Saturday, July 27, 2013
Professor Megan Boyd (at Mercer) and Adam Lamparello (at Indiana Tech) have written an article offering Legal Writing for the "Real World": A Practical Guide to Success, 46 John Marshall Law Review (2013). The article contains real world writing advice, along with examples, to give students guidance about what to expect in law practice. It could provide some valuable context, once your students get their sea legs.
Wednesday, July 24, 2013
Nancy Levit and Alan Rostron at UMKC report that they have just updated their charts about law journal submissions, expedites, and rankings from different sources for the fall 2013 submission season covering the 203 main journals of each law school.
The highlights from this round of revisions include:
1) The list of law reviews is now up from 202 to 203 with the addition of a brand new law review, and for the first time it includes a law review that accepts submissions by Twitter. (The new law review is Belmont. The Twitter-friendly law review is Case Western Reserve.)
2) The chart now includes as much information as possible about what law reviews are not accepting submissions right now, what dates they say they'll resume accepting submissions, etc.
The first chart contains information about each journal’s preferences about methods for submitting articles (e.g., e-mail, ExpressO, Scholastica, or regular mail), as well as special formatting requirements and how to request an expedited review. The second chart contains rankings information from U.S. News and World Report, as well as data from Washington & Lee’s law review website.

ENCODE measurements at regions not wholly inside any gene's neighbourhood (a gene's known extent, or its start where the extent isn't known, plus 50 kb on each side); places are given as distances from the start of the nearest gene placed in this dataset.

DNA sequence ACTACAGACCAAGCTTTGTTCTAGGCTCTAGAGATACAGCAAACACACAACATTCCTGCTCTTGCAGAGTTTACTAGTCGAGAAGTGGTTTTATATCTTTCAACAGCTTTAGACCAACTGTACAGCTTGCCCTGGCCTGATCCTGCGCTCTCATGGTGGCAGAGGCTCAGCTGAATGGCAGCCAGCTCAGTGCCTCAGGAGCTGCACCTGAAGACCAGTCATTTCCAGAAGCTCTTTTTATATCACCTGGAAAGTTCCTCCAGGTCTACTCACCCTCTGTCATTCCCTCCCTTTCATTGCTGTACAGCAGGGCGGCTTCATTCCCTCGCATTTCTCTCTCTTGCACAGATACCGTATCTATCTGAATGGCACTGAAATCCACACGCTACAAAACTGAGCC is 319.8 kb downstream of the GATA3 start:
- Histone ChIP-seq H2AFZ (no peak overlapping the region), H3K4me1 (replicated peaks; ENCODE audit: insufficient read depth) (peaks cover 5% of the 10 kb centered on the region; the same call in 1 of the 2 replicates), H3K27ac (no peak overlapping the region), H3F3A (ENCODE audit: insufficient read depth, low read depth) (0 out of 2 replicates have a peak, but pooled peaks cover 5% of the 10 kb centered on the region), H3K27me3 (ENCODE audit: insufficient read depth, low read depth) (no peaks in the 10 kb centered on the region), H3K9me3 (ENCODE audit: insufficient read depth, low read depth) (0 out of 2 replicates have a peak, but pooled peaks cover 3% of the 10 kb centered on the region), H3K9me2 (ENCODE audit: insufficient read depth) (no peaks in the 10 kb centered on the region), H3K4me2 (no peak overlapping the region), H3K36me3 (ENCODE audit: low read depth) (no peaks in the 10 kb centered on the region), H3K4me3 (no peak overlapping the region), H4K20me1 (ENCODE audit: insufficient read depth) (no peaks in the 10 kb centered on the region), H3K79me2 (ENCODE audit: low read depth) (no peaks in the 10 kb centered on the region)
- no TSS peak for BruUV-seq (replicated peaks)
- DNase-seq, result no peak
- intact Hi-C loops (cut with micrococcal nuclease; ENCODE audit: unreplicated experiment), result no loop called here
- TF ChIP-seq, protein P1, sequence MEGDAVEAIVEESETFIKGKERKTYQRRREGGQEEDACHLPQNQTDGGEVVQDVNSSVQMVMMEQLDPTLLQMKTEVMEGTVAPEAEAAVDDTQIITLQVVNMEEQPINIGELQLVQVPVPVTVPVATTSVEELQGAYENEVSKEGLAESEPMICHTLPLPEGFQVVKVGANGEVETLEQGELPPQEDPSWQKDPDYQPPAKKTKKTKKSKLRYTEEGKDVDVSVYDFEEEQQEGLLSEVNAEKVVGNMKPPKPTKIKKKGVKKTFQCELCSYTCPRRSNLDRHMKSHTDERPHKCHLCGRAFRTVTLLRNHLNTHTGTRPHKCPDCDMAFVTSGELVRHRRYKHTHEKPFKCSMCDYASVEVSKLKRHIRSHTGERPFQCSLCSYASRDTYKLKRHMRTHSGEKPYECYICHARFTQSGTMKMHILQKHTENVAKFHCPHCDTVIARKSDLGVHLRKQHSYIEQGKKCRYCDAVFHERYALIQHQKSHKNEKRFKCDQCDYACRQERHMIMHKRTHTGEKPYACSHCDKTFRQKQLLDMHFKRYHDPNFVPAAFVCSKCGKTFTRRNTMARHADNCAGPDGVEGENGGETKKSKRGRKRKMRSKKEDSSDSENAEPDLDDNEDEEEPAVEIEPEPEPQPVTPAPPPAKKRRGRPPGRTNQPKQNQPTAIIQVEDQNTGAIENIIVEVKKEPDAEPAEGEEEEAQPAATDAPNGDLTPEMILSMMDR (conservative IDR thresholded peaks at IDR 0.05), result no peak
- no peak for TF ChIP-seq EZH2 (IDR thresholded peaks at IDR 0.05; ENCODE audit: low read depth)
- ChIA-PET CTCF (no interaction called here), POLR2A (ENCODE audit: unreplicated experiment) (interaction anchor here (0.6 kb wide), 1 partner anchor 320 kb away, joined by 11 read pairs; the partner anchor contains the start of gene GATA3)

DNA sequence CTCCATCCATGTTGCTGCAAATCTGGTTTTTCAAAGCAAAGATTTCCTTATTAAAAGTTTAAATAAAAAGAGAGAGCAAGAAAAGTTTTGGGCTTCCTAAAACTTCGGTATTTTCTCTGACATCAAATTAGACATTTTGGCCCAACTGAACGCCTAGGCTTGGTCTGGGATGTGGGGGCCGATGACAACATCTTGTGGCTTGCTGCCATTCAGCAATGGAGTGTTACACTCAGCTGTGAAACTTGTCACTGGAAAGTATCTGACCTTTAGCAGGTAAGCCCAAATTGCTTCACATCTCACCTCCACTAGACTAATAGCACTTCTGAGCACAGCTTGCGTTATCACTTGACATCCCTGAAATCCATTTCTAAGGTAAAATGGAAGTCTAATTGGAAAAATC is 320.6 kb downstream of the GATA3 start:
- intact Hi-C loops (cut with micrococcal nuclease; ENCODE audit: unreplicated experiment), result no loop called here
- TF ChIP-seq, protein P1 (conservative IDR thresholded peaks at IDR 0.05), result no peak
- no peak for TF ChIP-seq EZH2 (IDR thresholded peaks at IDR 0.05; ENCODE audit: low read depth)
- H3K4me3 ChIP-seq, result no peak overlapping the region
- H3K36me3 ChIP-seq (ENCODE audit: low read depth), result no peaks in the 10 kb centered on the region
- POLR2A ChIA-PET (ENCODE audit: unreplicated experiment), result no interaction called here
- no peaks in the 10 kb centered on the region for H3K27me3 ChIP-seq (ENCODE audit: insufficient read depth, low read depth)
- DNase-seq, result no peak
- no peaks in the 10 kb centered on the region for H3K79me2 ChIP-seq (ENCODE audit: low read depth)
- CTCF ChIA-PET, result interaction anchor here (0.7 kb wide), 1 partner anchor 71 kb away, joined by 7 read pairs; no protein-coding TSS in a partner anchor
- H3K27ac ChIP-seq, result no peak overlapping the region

I manage the Temple Law LRW twitter feed, and I want to do more following this year...that is, I want to find new law, writing, and LRW-related accounts to follow. Are you on twitter? Who do you follow?
And if anyone wants to follow us, we are @TempleLRW on twitter!
Monday, July 22, 2013
Deborah Cupples and Margaret Temple-Smith, both legal writing professors at the University of Florida, have published a handy and dandy small book, Grammar, Punctuation & Style: A Quick Guide for Lawyers and Other Writers. You could literally fit in your purse or a large pocket, yet it provides a full review of American English grammar and punctuation and also includes style tips for lawyers. The authors practice what they preach, creating highly precise and concise prose. And the excellent typography adds to the legibility of this slim volume. (No grammar maven will agree with every point in such a guide, but I found only three to disagree with, a personal minimum record.) It's a good guide to keep handy and to recommend for students.